Thyroid hormone (T3) is required for islet development and function. Both T3 and high glucose concentrations are critical components of differentiation protocols of stem cells to β-cells. We previously demonstrated that in brown adipose tissue, T3 and glucose synergistically regulate carbohydrate response element binding protein (ChREBP), which in turn upregulates Ucp1, Glut4 and Fasn, resulting in increased thermogenesis, decreased body weight and improved glycemic levels. In the present study, we asked whether T3 and glucose signaling pathways can coordinately regulate transcription of genes important for β-cell function and mass. RNA-seq analysis was performed on cadaveric human islets from five different donors in response to low and high glucose concentrations (6 and 20 mM, respectively) and in the presence or absence of T3 (10 nM). We found that T3 and glucose coordinately regulate the expression of ChREBPβ and Pck1 (phosphoenolpyruvate carboxykinase-1). Typically, it is thought that Pck1 is not expressed in pancreatic β-cells, but it is a known target of T3 in hepatocytes. However, in FACS sorted adult human β-cells, we found that high concentrations of glucose (20 mM) and T3 (10 nM) induced the expression of Pck1 by 17.2±1.3 fold for mRNA levels. In addition, we found that overexpression of Pck1 together with its substrate dimethyl malate (DMM) increased β- cell proliferation in human islets (0.49±0.03% for human islets overexpressing Pck1, treated with DMM compared with 0.01±0.01% for control islets, n=4). Finally, using a sh-RNA knockdown approach, we demonstrated that in Ins-1 cells, ChREBPβ is necessary for Pck1 dependent β-cell proliferation. We conclude that T3 and glucose act together to regulate ChREBPβ which in turn upregulates expression of Pck1. In turn, Pck1 activity leads to increased β-cell mass.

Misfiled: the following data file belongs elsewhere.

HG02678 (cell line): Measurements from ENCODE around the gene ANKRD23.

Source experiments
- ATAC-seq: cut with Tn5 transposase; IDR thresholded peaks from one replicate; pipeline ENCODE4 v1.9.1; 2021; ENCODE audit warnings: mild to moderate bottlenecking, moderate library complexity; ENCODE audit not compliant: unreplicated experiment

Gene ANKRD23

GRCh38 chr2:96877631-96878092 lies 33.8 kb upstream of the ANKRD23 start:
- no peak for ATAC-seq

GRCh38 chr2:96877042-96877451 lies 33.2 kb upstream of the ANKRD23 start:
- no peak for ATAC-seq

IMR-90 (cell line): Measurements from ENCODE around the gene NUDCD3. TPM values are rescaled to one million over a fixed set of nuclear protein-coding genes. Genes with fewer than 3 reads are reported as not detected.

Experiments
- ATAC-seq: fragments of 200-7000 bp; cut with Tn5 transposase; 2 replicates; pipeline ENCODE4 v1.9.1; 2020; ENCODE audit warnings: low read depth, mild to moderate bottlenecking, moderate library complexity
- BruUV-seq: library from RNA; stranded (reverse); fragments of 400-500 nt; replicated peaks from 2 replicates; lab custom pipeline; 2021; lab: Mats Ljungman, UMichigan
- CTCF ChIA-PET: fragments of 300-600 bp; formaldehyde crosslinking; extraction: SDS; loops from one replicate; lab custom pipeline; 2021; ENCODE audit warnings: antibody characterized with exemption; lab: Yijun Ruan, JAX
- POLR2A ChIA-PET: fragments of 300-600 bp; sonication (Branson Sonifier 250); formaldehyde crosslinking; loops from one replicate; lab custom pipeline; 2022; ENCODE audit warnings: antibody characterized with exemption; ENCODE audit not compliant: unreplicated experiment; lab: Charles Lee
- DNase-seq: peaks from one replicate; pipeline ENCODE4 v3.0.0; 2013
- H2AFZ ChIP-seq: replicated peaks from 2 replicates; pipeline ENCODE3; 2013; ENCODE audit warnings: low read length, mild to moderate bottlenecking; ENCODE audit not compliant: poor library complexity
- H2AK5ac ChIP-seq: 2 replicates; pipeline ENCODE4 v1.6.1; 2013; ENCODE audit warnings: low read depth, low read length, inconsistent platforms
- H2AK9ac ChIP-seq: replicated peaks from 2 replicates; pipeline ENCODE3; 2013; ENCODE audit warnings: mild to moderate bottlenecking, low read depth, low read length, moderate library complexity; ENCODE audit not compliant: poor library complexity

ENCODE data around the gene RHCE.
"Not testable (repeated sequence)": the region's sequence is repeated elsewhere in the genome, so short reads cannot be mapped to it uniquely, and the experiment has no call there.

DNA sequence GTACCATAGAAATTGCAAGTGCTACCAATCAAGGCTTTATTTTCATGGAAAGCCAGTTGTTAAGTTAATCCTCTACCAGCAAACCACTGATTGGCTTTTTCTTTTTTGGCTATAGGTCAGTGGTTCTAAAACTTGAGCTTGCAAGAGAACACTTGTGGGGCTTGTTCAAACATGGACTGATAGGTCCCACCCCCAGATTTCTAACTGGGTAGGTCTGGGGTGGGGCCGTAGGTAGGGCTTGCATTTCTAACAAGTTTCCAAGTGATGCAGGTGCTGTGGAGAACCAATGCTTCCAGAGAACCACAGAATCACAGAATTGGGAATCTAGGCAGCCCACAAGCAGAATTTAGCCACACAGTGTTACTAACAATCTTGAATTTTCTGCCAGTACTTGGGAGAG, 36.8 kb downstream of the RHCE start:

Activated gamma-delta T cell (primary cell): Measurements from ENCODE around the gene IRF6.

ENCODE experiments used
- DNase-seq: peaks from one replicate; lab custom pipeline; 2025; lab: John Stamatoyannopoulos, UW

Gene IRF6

L.S. Katz: None. D. Scott: None.